The technology that gets rid of sugar in foods without losing taste has been developed by MycoTechnology, Inc. The company has found a solution to the problem that has been harassing food experts for more than three decades, namely how to preserve the taste of the product by reducing the sugar content in it. The new method is complicated technology, but its essence is extremely simple. Invisible molecules of fungi can control the taste buds of a person during chewing food, with their help person can block all the bitter aftertaste that was previously hidden with sugar.
According to Alan D. Hahn, CEO of the MycoTechnology, Inc., they created something absolutely the opposite of the sweetener - the blocker of bitterness. Mushrooms, in this case, mycelium, are unsweetened by themselves, they have no taste at all. Nevertheless, with their help, people will not feel the bitter taste, and producers will be able to reduce the number of sweeteners in products.
Many food products initially have a bitter taste, for example, coffee, chocolate, and wheat-based products. To make them tastier and hide the bitterness, companies add to the various ingredients, including sugar. Recently, consumers have become more concerned about their health, and the problem of obesity has forced them to pay attention to the effect of sugar on the body. Therefore, many food and agro-industrial companies began to look for new ingredients. Some sugar substitutes proved to be very successful, but none of them stayed in the market - in part because their taste was more likely to interrupt bitterness. For example, saccharin is four hundred times sweeter than sugar, but after it, there was a metallic taste in the mouth that people did not like.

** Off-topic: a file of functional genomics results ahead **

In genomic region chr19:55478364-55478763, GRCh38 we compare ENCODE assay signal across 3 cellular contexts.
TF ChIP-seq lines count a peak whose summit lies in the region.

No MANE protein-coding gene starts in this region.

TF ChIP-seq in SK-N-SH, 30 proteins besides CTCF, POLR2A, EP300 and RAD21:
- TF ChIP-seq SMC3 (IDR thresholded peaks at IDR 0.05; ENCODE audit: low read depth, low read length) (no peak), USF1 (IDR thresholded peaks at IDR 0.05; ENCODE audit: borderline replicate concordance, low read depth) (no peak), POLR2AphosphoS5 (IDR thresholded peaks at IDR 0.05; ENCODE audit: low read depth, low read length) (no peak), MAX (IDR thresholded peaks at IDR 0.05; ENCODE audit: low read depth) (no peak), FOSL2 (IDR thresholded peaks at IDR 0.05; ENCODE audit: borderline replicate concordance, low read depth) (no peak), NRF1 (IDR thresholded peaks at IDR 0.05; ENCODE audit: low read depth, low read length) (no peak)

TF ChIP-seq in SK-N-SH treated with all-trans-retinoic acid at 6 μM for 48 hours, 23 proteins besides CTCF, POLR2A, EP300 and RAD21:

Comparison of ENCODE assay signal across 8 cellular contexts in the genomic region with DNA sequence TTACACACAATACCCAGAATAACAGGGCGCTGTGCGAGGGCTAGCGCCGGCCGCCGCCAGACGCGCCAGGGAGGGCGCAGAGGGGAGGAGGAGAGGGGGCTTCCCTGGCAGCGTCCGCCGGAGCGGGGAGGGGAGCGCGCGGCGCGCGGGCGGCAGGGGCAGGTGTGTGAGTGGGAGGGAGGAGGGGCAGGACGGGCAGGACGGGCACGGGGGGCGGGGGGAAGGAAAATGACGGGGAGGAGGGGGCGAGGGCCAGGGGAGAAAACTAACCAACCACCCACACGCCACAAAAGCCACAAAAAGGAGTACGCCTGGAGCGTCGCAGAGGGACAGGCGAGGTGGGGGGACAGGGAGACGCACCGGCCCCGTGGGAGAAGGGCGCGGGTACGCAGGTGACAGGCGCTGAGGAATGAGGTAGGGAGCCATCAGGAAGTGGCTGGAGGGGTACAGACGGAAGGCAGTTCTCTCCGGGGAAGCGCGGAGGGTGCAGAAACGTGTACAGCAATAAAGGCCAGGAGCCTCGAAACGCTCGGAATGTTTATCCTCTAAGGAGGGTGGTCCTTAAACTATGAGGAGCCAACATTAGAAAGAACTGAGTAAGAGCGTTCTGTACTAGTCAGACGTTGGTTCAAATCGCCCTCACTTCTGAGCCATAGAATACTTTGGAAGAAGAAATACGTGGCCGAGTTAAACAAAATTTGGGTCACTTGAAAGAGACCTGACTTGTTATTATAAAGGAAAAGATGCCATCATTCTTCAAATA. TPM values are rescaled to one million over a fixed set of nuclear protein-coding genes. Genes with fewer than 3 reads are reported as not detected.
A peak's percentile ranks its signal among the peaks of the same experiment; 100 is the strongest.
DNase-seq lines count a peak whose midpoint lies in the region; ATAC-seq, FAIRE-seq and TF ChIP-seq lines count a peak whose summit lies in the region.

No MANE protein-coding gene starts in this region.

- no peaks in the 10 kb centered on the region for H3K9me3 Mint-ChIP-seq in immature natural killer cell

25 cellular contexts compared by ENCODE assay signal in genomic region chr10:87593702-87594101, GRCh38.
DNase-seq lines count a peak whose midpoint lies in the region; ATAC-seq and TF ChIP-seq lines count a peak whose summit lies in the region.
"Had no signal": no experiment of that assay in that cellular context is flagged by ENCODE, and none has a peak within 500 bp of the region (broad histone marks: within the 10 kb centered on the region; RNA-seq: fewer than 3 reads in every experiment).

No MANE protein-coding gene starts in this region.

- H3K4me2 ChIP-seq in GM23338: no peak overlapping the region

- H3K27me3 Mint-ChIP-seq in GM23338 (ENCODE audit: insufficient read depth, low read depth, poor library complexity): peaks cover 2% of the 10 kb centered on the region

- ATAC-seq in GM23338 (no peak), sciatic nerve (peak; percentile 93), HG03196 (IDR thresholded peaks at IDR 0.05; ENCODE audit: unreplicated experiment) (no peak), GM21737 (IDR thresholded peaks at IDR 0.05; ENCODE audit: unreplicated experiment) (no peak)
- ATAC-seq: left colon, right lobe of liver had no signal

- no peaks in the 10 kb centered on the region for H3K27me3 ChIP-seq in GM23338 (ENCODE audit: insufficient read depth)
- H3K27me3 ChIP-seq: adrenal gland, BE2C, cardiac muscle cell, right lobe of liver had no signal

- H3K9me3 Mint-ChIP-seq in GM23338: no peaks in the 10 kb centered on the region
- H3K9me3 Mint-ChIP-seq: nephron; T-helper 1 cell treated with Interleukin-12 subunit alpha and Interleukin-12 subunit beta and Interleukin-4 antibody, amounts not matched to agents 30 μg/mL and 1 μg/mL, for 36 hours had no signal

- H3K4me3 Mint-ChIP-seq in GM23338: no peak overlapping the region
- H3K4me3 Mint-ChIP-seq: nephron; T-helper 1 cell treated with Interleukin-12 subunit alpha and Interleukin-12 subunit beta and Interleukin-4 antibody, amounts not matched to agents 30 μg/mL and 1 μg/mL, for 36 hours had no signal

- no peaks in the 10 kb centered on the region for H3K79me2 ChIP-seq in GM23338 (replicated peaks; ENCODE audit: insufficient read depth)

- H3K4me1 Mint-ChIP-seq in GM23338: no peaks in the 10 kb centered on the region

Alan Hahn and his team were able to develop a method for growing and harvesting a mycelium - the vegetative part of the root system of fungi that is underground. Mycelium is dried, pulverized, and then mixed into a liquid and added during the production of various products. Once such a product, for example, a chocolate bar, falls into the consumer's mouth, the invisible molecules of the mycelium are attracted to the taste receptors of the tongue, responsible for the perception of bitterness. These molecules are held in the tongue for about 10 seconds, and then they are washed off with saliva. However, this time is enough to prevent the consumer from feeling an unpleasant bitter aftertaste.
According to Alan Hahn, a person does not even know that the product he eats contains a mycelium grown with MycoTechnology technology. Mycelium is one of the many ingredients approved by the Food and Drug Administration and refers to 'natural supplements'. The development was recently approved in Australia, but now the company is trying to get an approval of its product in the European Union and Japan.
Alan Hahn tells that MycoTechnology is used in companies that produce yogurts and sweeteners for fruit salads. Typically, to mask bitterness, they use corn syrup with a high content of fructose, which is not very useful. Alan Hahn believes that using in products a mycelium, companies will not only be able to leave a familiar sweet taste for people but also halve the amount of sugar. MycoTechnologies has already received funding of more than $10 million. Most of the new amount will go to the expansion of current plants to increase the production of mycelium.